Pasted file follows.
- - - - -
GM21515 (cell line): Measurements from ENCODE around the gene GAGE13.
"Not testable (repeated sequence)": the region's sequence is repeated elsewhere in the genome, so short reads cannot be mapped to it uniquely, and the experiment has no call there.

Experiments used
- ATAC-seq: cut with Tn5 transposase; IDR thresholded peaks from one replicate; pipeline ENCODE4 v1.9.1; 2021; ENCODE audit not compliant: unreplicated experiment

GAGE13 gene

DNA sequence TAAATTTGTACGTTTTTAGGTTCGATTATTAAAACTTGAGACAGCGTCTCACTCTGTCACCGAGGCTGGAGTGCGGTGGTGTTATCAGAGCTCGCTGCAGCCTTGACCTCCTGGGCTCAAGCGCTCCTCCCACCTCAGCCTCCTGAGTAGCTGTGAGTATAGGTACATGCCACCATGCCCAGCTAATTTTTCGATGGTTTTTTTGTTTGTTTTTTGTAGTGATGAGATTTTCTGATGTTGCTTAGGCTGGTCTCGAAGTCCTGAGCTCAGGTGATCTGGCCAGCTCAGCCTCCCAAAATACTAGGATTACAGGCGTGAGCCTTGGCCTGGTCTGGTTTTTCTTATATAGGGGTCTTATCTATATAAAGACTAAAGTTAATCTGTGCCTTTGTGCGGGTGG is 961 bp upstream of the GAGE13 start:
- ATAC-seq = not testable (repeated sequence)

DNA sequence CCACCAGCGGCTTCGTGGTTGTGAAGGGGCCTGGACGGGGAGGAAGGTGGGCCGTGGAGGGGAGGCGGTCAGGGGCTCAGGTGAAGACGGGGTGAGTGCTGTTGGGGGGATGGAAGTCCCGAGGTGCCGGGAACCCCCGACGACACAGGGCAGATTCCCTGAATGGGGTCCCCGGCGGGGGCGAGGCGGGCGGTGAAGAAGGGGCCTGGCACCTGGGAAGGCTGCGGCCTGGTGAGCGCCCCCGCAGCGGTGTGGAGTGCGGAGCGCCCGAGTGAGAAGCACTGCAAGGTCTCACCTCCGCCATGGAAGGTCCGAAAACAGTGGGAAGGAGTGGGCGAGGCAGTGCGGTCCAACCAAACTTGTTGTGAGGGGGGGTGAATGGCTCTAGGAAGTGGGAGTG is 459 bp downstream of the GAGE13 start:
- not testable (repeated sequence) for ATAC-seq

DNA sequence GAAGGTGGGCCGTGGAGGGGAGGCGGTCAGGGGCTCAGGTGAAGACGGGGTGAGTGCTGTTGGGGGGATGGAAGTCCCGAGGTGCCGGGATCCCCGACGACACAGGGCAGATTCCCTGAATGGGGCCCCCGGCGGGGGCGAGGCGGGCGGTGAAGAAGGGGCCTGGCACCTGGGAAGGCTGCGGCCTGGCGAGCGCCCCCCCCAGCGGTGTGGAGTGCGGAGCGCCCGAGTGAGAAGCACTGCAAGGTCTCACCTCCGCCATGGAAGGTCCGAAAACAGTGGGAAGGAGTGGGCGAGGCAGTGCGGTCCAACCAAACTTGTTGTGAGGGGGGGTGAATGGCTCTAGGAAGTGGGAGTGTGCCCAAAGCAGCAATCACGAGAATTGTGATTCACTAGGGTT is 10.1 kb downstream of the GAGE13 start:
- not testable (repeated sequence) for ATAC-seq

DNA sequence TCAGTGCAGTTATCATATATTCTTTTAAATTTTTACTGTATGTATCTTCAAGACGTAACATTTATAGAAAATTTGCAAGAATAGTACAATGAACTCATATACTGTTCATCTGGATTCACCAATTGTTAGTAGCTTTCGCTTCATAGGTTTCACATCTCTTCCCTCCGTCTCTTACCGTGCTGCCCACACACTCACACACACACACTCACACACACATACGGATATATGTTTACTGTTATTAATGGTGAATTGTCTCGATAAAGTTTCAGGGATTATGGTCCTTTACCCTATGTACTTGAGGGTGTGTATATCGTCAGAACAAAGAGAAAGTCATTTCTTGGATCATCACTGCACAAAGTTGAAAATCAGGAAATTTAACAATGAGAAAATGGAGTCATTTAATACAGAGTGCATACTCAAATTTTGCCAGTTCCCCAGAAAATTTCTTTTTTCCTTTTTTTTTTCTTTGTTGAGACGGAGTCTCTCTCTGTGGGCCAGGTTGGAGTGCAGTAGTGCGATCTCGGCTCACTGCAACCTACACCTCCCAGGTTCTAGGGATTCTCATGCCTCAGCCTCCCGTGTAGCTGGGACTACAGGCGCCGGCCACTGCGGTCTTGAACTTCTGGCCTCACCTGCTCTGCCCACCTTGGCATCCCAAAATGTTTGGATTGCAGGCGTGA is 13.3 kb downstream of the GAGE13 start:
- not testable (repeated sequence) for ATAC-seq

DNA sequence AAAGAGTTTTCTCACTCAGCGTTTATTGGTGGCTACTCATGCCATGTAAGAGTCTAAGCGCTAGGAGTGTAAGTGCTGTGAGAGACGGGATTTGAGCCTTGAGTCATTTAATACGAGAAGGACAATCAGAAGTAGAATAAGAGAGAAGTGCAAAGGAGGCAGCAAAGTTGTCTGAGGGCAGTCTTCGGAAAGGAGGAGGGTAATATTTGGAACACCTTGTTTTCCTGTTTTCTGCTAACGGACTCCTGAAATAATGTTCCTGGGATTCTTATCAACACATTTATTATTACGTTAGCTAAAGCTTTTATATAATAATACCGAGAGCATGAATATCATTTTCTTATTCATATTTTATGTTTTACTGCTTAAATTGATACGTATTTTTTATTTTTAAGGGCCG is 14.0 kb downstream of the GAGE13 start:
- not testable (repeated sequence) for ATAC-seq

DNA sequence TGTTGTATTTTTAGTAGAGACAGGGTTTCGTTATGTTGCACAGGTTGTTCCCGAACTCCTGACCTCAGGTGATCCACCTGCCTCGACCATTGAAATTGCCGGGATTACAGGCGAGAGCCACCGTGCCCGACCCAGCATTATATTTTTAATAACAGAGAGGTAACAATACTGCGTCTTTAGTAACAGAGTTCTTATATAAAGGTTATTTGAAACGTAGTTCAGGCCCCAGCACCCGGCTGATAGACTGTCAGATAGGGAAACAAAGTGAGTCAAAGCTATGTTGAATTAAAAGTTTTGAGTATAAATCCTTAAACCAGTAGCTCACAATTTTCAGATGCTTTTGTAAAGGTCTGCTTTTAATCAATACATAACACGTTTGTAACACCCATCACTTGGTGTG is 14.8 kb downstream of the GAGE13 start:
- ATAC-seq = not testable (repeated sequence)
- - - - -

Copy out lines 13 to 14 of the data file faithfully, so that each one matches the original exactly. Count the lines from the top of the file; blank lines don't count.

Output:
- not testable (repeated sequence) for ATAC-seq

DNA sequence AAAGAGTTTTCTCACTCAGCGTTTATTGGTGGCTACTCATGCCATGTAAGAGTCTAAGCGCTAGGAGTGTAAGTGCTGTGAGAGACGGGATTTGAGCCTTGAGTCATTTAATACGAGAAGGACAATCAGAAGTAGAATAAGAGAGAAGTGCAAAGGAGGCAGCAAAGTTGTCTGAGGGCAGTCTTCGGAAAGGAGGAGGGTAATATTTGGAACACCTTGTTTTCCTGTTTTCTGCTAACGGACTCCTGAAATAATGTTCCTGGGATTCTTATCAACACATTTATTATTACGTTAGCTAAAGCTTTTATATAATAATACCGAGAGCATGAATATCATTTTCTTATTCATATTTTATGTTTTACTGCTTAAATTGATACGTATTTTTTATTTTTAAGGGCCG is 14.0 kb downstream of the GAGE13 start: